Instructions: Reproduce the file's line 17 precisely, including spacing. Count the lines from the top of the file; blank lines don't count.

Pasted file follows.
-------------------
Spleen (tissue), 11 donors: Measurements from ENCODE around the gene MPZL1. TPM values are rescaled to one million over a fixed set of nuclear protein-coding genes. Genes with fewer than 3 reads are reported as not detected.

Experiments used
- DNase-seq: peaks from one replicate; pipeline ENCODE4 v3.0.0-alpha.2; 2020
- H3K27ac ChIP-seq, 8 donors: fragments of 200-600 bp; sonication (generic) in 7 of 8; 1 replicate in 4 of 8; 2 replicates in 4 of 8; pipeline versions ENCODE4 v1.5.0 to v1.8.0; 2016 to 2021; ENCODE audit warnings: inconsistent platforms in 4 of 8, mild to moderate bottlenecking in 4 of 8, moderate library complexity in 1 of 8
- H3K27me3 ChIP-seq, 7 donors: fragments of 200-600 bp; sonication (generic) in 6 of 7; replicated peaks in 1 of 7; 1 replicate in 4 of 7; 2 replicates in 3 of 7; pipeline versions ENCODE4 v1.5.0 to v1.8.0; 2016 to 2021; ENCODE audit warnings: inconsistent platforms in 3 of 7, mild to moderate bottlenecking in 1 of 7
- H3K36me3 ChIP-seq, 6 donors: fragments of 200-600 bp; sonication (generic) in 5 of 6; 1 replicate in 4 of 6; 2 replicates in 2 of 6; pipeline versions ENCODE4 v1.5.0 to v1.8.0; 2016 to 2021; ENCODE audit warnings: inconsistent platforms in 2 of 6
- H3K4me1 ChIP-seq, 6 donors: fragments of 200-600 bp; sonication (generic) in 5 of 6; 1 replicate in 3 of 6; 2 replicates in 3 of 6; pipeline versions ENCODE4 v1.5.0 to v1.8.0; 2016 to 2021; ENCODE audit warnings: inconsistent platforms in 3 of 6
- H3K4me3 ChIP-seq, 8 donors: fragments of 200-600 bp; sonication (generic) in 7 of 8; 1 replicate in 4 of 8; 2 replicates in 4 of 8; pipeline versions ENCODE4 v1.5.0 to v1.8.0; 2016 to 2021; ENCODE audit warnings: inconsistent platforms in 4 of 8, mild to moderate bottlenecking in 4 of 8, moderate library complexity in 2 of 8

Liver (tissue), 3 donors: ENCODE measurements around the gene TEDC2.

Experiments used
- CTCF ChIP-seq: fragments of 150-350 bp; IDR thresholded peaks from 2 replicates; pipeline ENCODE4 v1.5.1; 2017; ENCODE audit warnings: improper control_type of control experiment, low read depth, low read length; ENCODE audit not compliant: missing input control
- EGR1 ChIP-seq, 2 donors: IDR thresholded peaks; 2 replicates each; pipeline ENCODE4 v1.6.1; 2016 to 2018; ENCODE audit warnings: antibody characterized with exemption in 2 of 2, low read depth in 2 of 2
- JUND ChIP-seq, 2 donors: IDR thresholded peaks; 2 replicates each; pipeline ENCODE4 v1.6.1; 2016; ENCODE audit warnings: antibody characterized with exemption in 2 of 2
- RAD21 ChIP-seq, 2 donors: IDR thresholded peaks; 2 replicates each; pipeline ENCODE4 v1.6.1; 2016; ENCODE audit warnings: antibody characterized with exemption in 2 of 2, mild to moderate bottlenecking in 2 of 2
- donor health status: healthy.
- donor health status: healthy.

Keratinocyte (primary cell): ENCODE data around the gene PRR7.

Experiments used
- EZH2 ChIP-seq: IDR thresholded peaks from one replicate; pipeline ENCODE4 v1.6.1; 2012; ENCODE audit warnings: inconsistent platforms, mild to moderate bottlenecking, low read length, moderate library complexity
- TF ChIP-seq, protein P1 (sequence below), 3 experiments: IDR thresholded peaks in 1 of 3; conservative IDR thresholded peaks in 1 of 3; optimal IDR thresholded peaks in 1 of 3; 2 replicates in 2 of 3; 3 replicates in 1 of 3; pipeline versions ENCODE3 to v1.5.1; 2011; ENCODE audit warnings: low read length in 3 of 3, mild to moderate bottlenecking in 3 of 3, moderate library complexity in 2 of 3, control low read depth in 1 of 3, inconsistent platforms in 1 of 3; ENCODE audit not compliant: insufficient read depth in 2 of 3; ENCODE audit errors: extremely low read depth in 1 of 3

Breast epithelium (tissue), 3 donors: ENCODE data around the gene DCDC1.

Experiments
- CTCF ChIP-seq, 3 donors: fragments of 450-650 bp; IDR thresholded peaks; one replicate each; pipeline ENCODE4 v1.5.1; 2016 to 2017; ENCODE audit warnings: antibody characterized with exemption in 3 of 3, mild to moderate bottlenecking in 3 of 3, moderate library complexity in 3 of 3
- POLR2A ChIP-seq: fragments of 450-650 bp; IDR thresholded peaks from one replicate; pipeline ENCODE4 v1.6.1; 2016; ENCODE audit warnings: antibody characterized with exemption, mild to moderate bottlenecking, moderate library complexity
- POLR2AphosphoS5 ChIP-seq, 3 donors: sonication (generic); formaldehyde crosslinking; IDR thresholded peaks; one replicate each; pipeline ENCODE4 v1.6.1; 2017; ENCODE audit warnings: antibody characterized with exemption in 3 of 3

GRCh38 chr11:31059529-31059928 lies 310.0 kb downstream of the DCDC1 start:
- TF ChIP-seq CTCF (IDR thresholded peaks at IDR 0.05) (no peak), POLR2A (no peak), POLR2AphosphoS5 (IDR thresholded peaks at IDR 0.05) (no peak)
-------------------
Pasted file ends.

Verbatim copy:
Keratinocyte (primary cell): ENCODE data around the gene PRR7.